On July 28, 2000, at approximately 9:00 a.m., Players personnel began applying, in the open air, Encacel V to the surface of the insulation covering the air conditioning ductwork at the stern of the casino vessel. *fn4 Later that afternoon, guests and employees of Players began complaining that they felt ill from the air inside the vessel. At approximately 4:00 p.m., Holder received a telephone call from a representative of Players advising him of the problem, expressing the opinion that Encacel V was the cause, and requesting that he come to the vessel at once to assess the situation. In response, Holder and two other Triangle employees, Lewis Bowles and Kent Buchanan, immediately traveled to the vessel and, upon their arrival, inspected the site where the product had been applied and recommended that the insulation be removed. The Triangle representatives then removed the insulation, placed it in "heavy" vinyl garbage bags, and deposited the bags on a garbage scow behind the casino vessel. According to Triangle, its representatives discovered the following during the process of removing the insulation: (1) that Players applied an excessive amount of Encacel V to the air conditioning ductwork insulation; (2) that "no seal had been applied [by Players] to the joints in the sheet metal ductwork so as to prevent outside air from entering the intake portion of the duct"; and (3) that a "diesel motor located on a work barge just behind the aft portion of the boat . . . was emitting heavy diesel fumes into the aft area of the boat where the air conditioning ductwork was located." Players disputes that its employees applied an excessive amount of Encacel V, and contends the lack of a seal to the joints of the sheet metal ductwork is irrelevant because the air conditioning units do not pull outside air into the vessel but "simply recirculate air inside the boat."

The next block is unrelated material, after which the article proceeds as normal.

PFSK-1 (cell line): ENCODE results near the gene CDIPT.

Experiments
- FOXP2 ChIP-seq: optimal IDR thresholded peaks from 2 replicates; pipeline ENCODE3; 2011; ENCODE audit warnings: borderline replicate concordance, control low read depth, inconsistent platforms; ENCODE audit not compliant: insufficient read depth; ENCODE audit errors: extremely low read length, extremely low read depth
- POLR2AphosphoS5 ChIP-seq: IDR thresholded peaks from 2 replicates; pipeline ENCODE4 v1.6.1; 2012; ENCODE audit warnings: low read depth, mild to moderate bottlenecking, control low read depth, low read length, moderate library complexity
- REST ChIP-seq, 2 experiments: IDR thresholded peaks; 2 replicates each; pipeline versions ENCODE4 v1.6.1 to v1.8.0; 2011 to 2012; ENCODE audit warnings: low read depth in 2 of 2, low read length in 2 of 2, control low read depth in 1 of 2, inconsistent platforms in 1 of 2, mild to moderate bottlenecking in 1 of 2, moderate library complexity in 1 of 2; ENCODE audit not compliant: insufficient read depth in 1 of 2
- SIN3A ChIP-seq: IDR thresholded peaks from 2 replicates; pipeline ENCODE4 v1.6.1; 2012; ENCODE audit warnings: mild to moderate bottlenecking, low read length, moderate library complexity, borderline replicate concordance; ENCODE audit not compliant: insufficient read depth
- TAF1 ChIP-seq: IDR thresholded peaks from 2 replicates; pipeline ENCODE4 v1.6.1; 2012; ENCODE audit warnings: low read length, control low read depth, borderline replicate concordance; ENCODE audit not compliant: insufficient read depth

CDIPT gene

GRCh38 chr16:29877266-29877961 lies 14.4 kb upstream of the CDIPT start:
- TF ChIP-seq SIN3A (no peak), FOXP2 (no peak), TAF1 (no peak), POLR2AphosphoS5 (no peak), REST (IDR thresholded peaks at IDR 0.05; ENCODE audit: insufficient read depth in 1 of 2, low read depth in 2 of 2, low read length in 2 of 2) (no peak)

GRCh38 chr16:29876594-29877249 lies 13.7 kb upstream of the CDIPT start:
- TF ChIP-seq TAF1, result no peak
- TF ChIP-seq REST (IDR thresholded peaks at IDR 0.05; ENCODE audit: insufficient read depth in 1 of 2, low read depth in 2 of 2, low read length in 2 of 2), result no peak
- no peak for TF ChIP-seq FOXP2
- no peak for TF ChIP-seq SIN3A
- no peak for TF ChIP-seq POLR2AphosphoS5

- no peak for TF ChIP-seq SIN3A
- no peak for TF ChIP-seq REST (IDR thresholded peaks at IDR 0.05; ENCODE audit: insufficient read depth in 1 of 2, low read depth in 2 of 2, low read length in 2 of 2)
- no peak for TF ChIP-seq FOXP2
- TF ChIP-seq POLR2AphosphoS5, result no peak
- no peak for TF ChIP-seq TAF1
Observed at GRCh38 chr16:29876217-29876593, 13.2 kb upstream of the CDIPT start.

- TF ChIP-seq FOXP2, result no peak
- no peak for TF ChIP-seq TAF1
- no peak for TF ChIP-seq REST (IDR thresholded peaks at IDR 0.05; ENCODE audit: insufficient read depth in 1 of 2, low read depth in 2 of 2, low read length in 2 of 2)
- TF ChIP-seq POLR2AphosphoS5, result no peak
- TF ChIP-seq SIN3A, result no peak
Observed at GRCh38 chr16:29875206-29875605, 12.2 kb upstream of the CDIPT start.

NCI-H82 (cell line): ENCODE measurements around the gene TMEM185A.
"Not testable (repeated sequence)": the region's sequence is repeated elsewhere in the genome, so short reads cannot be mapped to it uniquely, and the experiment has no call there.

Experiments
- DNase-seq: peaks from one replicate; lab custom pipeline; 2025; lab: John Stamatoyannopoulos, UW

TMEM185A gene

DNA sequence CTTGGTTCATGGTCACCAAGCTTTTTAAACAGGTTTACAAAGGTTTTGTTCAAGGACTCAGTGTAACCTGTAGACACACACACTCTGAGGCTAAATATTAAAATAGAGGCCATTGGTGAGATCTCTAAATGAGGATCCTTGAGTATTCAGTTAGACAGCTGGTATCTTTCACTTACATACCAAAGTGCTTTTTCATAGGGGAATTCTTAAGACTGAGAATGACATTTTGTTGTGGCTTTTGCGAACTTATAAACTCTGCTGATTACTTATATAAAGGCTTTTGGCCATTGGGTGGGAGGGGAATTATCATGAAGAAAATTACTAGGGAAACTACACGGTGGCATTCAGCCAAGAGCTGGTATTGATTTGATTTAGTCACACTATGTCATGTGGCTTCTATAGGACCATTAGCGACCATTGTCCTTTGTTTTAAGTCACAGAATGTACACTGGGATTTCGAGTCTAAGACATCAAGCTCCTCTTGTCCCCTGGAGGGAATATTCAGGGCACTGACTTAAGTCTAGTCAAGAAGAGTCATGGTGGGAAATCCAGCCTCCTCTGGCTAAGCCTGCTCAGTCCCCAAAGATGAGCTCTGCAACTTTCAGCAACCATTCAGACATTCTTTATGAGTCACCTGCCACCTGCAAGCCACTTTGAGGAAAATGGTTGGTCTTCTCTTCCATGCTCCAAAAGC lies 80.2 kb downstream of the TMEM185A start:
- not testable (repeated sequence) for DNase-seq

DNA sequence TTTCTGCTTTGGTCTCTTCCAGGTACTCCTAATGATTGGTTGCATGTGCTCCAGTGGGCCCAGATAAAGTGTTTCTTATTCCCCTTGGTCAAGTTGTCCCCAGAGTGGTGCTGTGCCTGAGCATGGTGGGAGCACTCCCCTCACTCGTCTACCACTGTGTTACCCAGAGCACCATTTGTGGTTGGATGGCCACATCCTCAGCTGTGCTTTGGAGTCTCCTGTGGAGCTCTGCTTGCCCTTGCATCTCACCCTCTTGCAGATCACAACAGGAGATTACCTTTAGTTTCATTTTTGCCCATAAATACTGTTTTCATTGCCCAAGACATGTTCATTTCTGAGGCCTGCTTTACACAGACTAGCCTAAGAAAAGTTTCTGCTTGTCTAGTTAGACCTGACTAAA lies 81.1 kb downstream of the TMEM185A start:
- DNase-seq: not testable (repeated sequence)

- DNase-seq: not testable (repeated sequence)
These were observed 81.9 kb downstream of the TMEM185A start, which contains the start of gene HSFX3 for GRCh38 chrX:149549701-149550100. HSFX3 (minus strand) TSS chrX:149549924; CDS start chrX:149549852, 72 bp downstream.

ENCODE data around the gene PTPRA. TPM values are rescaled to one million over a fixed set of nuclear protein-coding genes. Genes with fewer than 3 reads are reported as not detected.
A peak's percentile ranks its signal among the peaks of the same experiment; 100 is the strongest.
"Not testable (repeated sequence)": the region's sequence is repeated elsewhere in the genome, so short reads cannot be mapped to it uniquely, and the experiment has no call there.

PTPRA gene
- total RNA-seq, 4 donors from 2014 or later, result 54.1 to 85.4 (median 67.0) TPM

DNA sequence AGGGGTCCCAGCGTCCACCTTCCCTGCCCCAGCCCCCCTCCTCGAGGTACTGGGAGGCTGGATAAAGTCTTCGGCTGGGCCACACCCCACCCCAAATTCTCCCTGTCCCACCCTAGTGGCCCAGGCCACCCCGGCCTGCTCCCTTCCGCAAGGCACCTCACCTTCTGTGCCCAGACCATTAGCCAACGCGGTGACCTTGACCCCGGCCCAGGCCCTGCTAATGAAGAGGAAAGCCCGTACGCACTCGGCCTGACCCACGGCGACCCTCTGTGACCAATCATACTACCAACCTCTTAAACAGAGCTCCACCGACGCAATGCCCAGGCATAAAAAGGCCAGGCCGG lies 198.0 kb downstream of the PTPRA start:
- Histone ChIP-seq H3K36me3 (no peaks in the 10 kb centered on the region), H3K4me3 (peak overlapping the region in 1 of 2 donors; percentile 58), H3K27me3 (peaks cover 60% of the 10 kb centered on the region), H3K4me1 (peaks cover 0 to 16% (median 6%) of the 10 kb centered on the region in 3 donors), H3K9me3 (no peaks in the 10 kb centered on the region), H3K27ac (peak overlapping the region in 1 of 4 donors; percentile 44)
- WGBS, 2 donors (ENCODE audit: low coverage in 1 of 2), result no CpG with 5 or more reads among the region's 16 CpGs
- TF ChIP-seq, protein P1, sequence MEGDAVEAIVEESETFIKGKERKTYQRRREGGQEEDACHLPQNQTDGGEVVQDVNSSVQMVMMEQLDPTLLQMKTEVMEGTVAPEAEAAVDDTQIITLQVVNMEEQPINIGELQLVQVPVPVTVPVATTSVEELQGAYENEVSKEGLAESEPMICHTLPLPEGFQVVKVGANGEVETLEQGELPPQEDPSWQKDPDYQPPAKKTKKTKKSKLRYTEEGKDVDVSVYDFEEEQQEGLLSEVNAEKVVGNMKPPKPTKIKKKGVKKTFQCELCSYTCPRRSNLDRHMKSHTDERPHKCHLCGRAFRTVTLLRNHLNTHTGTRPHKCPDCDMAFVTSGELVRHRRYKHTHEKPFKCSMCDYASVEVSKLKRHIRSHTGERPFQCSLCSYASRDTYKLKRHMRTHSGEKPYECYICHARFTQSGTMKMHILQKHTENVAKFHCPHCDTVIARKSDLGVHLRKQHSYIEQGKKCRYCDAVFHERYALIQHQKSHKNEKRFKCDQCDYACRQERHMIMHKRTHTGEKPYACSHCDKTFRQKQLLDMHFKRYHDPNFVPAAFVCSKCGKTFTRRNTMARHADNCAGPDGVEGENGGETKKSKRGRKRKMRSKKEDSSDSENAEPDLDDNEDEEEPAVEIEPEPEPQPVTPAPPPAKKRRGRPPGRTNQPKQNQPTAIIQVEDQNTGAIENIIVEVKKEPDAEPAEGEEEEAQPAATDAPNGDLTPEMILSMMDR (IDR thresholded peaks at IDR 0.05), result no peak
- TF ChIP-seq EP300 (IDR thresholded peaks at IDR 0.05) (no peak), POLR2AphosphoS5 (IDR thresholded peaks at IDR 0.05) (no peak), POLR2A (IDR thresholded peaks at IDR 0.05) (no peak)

As a result of the foregoing, Players closed the casino vessel for several hours. The casino reopened for business later that day, however, after the local fire marshal and certain governmental agencies performed air quality testing and other inspections to the vessel, determining that it was safe for re-entry. Although no further Encacel V was applied to the insulation of the air conditioning ducts, the casino vessel was, nevertheless, closed again when patrons and employees of Players continued to complain of feeling ill from the air within the boat. The casino vessel was then closed for two to three business days, during which time Players employees, outside vendors, and contractors all worked on cleaning the vessel from the damage allegedly caused by Encacel V fumes. According to Players, the cleanup "involved virtually the entire vessel, including air conditioning coils and fan motors on all of the air handlers on the boat," and cost thousands of dollars.